A Polenta Feast

A polenta dinner

Sunday I had guests over for an impromptu dinner. I was mulling over what I should serve, trying to come up with something a little more fancy than pasta or burgers, when the eater suggested we have polenta. While this is a rather vague and wide-open suggestion, I had just the thing in mind with her suggestion: baked polenta with broccoli rabe and sausage with a side of confited tomatoes.

As usual in the foodgeek household, when I want something different and interesting, I have to make a trip to the supermarket to procure all the goods. Sometimes this is a bad thing. You see, when my creative juices start flowing I tend to start adding extra dishes, coupled with the fact that I’m often hungry when I go shopping for these impromptu dinner parties, I buy way too much. Yes, I did it again. So to go along with the polenta and the tomatoes, I also picked up four pounds of mahogany clams, a side of pollack, and half a pound of prosciutto.

While I was waiting in line for a price on the clams I concocted this idea to wrap pollack, a lean white fish, in prosciutto. It worked with scallops, it worked with shrimp, it worked this time, too. I portioned the pollack into two-bite sized pieces and wrapped each one up in the wonderful Italian pork product. They were lined up like soldiers in a small casserole dish, drizzled with olive oil, and seasoned with black pepper. I figured on about 15 minutes in a 375F oven would do the trick and I was not disappointed.

Mahogany clams always seem to be a good bargain. They seem to be less prized because when they are cooked they almost completely open and do not look as pretty. This one little drawback isn’t enough to scare me away from these delicate, orange fleshed quahogs. These are deep, cold water clams and, like most things that live in sand, are sometimes a little bit gritty. I washed the clams, then again, then left them in a big pot of water, then washed them again, and then again. While you would think that this would produced a sand-free clam, there were still a few bits of sand and grit here and there. I figured my guests would understand the few bits of sand, I really did try my best to provide a sand-free experience.

The clams got a quick steam in white wine, garlic, and ginger. When they were all opened up, I removed the clams, reduced the liquid, and fortified it was some butter. This sauce was poured over the awaiting clams for everyone to enjoy.

I just so happened to have a pint of grape tomatoes leftover from my trip to the Reading Farmers market on Tuesday. These were some of the sweetest grape tomatoes I’ve had in a while. They were the perfect match for a quick tomato confit. I know this isn’t exactly an authentic confit, but the name has stuck. I slow cook the tomatoes with a few cloves of garlic in olive oil in a small pan. When the tomatoes were softed and warm, I drizzled a little balsamic vinegar over the top and put them aside to cool. By the time we ate, they were room temperature and fully infused with flavor. They were a good topping for the polenta.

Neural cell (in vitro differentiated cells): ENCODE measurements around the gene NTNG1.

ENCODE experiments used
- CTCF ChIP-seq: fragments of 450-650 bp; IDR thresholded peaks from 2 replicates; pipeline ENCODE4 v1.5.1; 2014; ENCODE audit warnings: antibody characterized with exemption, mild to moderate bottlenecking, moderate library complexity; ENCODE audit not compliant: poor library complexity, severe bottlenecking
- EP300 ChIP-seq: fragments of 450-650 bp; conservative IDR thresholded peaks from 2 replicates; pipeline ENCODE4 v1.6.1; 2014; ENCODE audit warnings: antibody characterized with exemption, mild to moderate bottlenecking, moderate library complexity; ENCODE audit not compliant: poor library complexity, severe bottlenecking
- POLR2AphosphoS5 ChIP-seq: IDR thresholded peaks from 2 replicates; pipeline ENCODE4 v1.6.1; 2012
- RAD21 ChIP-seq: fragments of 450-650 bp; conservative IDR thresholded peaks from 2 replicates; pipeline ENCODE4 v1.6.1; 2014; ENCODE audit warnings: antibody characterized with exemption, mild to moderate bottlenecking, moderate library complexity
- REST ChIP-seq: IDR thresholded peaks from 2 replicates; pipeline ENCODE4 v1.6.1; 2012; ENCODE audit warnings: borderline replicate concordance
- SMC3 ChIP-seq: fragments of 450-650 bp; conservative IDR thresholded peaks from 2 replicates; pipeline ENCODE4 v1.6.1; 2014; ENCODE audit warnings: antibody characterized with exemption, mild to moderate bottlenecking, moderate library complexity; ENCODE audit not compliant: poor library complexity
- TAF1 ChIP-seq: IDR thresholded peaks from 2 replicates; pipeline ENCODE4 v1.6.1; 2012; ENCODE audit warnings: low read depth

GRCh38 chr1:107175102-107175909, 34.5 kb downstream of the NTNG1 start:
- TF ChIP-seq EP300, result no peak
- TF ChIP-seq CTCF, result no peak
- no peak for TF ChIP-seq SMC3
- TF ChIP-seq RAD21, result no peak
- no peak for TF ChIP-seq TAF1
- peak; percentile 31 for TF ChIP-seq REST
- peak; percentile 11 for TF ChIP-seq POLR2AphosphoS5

The main attraction was actually quite simple to prepare. While I was bathing the clams several times over I whipped up a quick batch of polenta. Polenta is nothing more than boiled corn meal. It is a really easy dish to prepare and I rarely use a recipe. This time I boiled up 3 cups of milk with half a stick of butter. When the milk came to a boil and the butter was fully melted, I started adding in cornmeal. I just keep adding it in until the mixture becomes a thick, yet smooth, mixture. I then cook this over medium low heat while continuously stirring. This can be quite a workout but it is worth it in the end. I then turned the whole mess into a 1/4 sheet pan, covered it with some shredded Pecorino Romano cheese and baked it in the oven until it was good and firm with a nice crispy crust on top.

I topped the polenta off with some pan fried, sweet Italian, fennel flavored sausages. I didn’t mind too much that it was creating a mess in my frying pan, I had plans for that wonderful brown fond! When the sausages were perfectly cooked, I added some extra olive oil and quickly sauteed the broccoli rabe. All of the glorious sausage juices and fond in the pan were quickly absorbed by the greens tying the whole dish together.

Everything got served family-style and didn’t last all that long. While I wish I could cook like this every day, I fear that I would either go broke or fall hopelessly out of shape.

Previous Topic
Next Topic

Reader Feedback

3 Responses to “A Polenta Feast”

  • Amrita says:

    Hi jef!

    Nice to see you back!

    By the way, I’ve tagged you! Check my blof out for the details/rules…..It’s quite fun 🙂


  • amrita says:

    Everytime i think of polenta, I think of it looking like french fries…you know, whenyou chill it, cut it into sticks and fry it?

  • BC says:

    I usually think of polenta with stews or with fontina in it. But I love the idea of a lighter infused tomato sauce. Hmmm, maybe leftover grilled polenta with the tomatoes?

Leave a Reply